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NEWS
Monday, September 13, 2004
UA senior named top chemical engineer

The American Institute of Chemical Engineers named a UA student the top chemical engineering student in the nation for 2004.

The AIChE awarded the $5,000 John J. McKetta Undergraduate Scholarship to Stephanie Freeman, a chemical engineering senior.

The McKetta award emphasizes leadership, a requirement Freeman fulfilled by serving as the vice president of the UA chapter of AIChE last spring.

Other criteria for the selection of the top student award were an essay detailing the student's future plans, including the student's career goals, along with three letters of recommendation, Freeman said. [Read article]

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photo College tops in minority enrollment

Health college at top in American Indian student enrollment in U.S.

The UA's College of Public Health is ranked first nationally in American Indian student enrollment and sixth in Hispanic student enrollment.

Recent data from the national Association of Schools of Public Health states that among 33 accredited schools of public health, the Mel and Enid Zuckerman Arizona College of Public Health ranks in the top 10 in total minority enrollment in accredited schools of public health. [Read article]

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photo UA-designed heart set for FDA OK

Artificial heart helps seriously ill while waiting for transplant

The CardioWest Total Artificial Heart, designed by a UA surgeon, will receive FDA approval this month, just weeks after the results of its nine-year study were published in the New England Journal of Medicine.

The CardioWest Total Artificial Heart, an air-driven, biventricular implant, is given to seriously ill patients who suffer from heart failure and are in need of a transplant. Although it cannot permanently replace the heart, the artificial heart assists survival while a patient awaits a transplant. [Read article]

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ASUA to discuss Dec. graduation at town hall

ASUA senators announced plans to hold a town hall meeting to address concerns about the cancellation of the December university-wide commencement ceremony.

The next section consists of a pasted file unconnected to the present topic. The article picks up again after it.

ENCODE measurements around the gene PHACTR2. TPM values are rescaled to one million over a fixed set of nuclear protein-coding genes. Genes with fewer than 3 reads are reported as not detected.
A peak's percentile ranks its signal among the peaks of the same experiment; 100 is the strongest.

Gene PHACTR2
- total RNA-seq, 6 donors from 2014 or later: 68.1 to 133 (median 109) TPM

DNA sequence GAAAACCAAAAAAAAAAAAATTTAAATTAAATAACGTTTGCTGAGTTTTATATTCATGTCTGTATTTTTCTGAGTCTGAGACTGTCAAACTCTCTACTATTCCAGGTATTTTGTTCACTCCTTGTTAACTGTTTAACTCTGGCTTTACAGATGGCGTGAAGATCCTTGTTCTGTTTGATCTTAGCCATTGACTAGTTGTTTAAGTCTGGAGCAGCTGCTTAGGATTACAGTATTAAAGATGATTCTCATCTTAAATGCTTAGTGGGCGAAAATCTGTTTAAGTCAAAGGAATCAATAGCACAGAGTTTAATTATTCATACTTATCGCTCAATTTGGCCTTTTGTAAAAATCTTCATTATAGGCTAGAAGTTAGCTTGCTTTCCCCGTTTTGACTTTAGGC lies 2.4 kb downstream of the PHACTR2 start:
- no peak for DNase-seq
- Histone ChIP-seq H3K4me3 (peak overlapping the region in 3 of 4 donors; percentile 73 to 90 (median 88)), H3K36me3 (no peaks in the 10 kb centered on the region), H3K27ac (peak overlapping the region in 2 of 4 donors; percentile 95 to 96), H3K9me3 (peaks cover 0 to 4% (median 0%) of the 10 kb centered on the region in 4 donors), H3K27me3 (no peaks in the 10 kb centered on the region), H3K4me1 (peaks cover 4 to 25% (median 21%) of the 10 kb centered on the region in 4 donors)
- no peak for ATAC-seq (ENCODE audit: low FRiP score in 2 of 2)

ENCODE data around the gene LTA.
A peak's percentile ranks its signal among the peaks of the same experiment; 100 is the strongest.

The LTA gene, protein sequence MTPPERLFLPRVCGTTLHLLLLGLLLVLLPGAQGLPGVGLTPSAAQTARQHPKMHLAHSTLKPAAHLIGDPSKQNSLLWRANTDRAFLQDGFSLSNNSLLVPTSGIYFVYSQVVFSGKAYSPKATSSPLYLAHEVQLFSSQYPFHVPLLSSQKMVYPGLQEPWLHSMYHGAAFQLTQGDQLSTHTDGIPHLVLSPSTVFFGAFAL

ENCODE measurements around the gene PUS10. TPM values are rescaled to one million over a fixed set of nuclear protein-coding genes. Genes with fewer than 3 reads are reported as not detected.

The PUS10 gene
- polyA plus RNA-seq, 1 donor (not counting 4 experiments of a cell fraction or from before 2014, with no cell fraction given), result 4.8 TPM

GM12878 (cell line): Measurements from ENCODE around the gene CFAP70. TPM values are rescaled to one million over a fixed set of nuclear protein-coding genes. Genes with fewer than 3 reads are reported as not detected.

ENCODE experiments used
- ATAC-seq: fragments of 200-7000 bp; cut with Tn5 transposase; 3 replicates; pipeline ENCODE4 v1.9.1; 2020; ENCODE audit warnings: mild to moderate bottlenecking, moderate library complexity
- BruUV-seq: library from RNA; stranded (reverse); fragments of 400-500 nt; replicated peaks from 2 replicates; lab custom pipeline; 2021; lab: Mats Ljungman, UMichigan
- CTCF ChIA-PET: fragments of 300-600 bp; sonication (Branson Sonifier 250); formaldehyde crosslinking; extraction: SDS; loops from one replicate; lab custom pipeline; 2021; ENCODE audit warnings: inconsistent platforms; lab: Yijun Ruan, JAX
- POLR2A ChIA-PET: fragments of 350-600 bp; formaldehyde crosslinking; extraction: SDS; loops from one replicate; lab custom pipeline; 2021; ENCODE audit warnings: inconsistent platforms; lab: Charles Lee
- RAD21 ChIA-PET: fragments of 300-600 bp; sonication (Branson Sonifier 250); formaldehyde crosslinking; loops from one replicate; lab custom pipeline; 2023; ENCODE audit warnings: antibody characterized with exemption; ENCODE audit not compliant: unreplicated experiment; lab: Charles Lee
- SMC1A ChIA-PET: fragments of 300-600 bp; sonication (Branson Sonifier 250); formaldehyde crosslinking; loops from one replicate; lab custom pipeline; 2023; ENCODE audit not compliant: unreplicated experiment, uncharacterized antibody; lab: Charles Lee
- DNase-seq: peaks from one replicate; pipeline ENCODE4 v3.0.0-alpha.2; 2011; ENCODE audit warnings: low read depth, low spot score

A special Senate meeting was called Friday to approve funding for the town hall, which will take place Wednesday at 1 p.m. in the Kiva Auditorium of the Student Union Memorial Center.

After the seemingly sudden decision to cancel the ceremony, strong feelings have surfaced from different parts of the university community, said ASUA senator Steven Eddy. [Read article]

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photo Campus restaurants go 'Atkins'

Restaurants on campus are catering to the Atkins diet with menus offering "lo-carb" options and signs saying, "We can prepare any item Atkins-friendly."

An estimated 20 million people worldwide have adopted the Atkins diet, the Associated Press recently reported, but some students at UA say the craze is dying down.

"I think cutting a major part of your diet is not the way to go," said Evelyn Hirsh, a junior majoring in journalism and Spanish, sitting at IQ Fresh with a friend. [Read article]

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photo Victoria's Secret lets 1,000 dogs out at UA

Approximately 1,000 stuffed dogs have been hidden on campus to help promote Victoria's Secret's "Pink," a new clothing line of bras, panties and sleepwear for college-aged women.

Any UA student who finds one of the pink and white dogs with a tag around its neck can take it to Victoria's Secret in the Tucson Mall to receive a prize and be entered into a contest to win a Vespa motor scooter.

The dog hunt begins today and lasts until Friday. [Read article]

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photo Fast facts

Things you always never wanted to know

  • The Japanese kamikaze pilots of World War II were given privileged treatment and considered to be heroes. All volunteers, they underwent rigorous training that prepared them for their suicide missions. If they refused to stay in the corps, they were shot as traitors.

  • By the age of 25, he had been expelled from the army and was disgraced, despondent, without funds, apparently without a future and was suicidal. The man was Napoleon (1769-1821). One year later, he was the youngest general in the French army and began winning victories with ragged troops that were at the point of starvation. [Read article]

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